Natsuo Kirino and Kate Jacobs’s Friday Night Knitting Club

Once, when I lived in Paris and saw movies by myself all the time, I went to a movie I thought was called Lola Stella, but turns out to have been called Lola Turns Stella Does Tricks,  and it was a film of unspeakable filth. (I was deceived by the movie guide listing and apparent lack of ability to read movie summaries in French. I had only understood one sentence of the summary. All I knew was that it starred the girl from Trainspotting and that it was in English) After ten minutes, I was like, OMG, I cannot take anymore of this movie–I felt like I needed to bleach out my retinas from what was going on on screen–and I went outside and explained my predicament to the usher and she nodded. She said, “I understand completely. Just wait here for five minutes, and you can go see the next showing of Stepmom, it’s really good.” I have never been so grateful to see Hollywood schlock. I was like thank the lord for Julia Roberts and her dippy movie, because it has saved me from seeing these terrible images of Lola Turns Tricks Stella Does Tricks.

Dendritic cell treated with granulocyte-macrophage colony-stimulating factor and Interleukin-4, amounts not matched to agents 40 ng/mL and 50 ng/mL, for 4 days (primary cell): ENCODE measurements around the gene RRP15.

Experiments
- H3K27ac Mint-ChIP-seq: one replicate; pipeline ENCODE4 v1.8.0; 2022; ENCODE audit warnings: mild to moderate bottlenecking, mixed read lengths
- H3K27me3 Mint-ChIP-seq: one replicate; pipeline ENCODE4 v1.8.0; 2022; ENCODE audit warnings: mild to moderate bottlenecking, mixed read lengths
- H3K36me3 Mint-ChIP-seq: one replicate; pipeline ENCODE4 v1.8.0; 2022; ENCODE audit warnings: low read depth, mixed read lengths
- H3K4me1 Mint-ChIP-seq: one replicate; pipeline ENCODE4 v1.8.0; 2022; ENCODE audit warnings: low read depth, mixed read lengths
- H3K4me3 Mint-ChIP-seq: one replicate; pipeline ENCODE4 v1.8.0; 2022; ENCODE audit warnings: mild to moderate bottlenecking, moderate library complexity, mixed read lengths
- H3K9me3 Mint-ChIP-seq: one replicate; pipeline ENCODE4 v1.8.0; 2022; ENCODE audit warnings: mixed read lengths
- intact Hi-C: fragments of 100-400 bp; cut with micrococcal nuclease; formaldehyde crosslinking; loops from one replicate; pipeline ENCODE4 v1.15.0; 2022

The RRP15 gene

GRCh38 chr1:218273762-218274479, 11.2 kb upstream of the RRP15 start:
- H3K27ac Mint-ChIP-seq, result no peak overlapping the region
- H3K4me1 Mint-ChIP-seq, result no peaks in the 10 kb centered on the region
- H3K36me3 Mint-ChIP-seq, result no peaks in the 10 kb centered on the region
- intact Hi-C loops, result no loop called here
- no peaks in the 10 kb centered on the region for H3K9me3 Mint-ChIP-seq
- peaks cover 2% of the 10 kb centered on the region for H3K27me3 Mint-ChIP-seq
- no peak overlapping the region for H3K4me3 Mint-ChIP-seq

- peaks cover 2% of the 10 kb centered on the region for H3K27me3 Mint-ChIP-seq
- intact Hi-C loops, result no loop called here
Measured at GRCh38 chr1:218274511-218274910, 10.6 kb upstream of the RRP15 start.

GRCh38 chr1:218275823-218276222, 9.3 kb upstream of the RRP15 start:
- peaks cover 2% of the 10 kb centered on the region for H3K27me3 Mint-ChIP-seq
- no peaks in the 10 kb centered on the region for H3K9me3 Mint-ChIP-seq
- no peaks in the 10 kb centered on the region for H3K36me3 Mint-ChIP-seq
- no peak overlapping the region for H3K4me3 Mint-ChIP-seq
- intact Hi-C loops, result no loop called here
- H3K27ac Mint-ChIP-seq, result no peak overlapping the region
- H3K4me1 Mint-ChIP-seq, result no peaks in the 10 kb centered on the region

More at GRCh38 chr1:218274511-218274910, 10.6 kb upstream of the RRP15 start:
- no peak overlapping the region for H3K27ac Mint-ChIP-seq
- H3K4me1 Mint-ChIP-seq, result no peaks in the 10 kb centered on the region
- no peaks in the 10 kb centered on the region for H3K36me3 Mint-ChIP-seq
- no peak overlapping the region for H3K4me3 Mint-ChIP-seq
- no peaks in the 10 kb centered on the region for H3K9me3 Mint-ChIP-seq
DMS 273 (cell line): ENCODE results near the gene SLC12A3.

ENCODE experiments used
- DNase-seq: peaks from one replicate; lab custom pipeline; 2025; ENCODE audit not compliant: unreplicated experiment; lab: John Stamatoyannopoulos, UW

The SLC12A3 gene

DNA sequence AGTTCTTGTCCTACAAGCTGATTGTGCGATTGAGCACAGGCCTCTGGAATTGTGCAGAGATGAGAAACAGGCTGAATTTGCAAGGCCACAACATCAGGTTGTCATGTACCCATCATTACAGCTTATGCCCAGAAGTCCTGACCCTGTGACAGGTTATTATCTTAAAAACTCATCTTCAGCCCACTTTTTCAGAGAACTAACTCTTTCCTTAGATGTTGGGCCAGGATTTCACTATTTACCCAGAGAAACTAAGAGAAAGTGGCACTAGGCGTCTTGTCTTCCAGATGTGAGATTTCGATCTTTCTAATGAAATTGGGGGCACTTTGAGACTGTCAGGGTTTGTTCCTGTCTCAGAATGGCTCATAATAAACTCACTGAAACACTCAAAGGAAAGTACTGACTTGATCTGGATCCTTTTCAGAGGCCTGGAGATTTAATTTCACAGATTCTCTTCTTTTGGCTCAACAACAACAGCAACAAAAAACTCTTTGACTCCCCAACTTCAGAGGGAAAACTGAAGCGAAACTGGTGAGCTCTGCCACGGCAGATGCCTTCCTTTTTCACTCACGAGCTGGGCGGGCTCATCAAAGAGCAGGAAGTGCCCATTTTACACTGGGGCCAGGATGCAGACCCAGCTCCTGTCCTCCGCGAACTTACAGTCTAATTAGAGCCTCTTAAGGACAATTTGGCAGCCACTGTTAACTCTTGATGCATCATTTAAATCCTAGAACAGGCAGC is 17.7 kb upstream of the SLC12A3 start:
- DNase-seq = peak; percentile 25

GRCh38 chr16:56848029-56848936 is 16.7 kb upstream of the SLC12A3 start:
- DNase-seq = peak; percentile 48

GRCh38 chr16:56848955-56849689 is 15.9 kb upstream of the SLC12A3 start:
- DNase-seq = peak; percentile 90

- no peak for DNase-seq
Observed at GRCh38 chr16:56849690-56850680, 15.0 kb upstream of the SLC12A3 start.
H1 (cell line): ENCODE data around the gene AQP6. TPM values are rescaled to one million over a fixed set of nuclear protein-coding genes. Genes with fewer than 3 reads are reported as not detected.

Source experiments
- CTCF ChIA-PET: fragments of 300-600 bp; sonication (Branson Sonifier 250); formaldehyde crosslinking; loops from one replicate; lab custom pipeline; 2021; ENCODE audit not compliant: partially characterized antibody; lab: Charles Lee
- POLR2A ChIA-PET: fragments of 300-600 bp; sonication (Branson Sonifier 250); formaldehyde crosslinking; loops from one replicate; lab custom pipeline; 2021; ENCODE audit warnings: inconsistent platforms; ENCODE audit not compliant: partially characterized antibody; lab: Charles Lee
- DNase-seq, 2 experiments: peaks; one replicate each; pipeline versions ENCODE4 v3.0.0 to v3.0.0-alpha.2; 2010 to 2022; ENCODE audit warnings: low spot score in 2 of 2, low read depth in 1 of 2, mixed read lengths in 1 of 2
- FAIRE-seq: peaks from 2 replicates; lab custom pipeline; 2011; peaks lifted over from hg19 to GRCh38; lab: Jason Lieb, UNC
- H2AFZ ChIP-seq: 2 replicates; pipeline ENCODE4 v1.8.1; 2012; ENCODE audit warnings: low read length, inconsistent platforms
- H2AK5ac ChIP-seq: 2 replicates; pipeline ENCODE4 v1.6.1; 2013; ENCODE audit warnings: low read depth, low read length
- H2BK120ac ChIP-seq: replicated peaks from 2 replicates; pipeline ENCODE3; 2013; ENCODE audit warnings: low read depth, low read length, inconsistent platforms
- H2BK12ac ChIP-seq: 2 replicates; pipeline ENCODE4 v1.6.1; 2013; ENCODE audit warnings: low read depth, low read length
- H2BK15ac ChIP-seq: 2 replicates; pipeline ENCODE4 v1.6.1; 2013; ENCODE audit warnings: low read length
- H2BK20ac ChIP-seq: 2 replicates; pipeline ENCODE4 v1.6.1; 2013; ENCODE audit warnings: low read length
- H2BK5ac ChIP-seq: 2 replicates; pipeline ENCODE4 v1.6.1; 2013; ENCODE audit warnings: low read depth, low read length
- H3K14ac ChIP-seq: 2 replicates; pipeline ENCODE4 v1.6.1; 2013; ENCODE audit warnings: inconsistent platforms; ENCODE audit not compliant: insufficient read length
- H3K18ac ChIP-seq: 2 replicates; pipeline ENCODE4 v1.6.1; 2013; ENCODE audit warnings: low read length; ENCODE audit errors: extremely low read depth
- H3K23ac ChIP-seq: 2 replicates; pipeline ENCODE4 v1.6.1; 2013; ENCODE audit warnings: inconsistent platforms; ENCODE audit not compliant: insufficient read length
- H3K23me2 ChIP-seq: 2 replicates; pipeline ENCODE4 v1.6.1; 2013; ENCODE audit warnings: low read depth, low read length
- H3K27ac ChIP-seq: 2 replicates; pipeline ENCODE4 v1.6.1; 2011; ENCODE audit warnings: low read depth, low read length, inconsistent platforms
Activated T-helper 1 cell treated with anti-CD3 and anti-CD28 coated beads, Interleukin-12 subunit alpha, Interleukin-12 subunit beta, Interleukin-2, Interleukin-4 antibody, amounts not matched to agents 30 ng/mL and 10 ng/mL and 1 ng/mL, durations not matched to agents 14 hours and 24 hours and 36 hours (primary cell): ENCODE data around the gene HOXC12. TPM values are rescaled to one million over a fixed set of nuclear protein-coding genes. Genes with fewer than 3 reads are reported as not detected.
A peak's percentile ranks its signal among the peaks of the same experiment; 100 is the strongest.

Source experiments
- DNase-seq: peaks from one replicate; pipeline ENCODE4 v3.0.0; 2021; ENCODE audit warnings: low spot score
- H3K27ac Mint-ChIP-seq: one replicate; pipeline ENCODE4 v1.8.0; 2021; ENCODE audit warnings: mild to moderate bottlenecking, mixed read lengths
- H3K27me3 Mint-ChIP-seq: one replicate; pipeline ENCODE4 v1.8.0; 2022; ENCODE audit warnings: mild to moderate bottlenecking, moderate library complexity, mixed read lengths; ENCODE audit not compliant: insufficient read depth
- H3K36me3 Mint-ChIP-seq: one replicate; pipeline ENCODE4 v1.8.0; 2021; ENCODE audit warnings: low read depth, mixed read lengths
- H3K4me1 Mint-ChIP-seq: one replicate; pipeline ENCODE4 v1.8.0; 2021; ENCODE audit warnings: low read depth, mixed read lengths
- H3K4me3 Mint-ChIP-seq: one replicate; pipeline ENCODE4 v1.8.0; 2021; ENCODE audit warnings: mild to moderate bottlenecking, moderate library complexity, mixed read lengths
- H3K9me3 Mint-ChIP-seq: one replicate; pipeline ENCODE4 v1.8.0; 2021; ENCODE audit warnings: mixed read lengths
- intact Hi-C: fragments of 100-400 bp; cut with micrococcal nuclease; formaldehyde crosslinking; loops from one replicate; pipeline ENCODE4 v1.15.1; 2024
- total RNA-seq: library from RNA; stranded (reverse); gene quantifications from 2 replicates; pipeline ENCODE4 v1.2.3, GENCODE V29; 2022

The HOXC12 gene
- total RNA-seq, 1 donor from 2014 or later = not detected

To a lesser extent, this happened to me reading-wise last week. As I mentioned, a friend had given me Out and Grotesque, two Natsuo Kirino mystery novels, and since he and I normally have the same taste (we almost always give each other stuff the other person already has–past gifts have included Paul Auster’s New York Trilogy, Haruki Murakami’s The Wind-Up Bird Chronicles, Kazuo Ishiguro’s The Unconsoled) I was excited to read them. They were compelling and parts of them were quite interesting, but there was also a level of violence that I was not expecting and I was a little taken aback. (Out was about lonely factory-working housewives who turned to murder and Grotesque was about prep-school girls who turn to prostitution and more.) So when Adam’s mom sent me Kate Jacobs’s The Friday Night Knitting Club as a gift in the mail, it was a very nice unexpected surprise–much like when I saw Stepmom.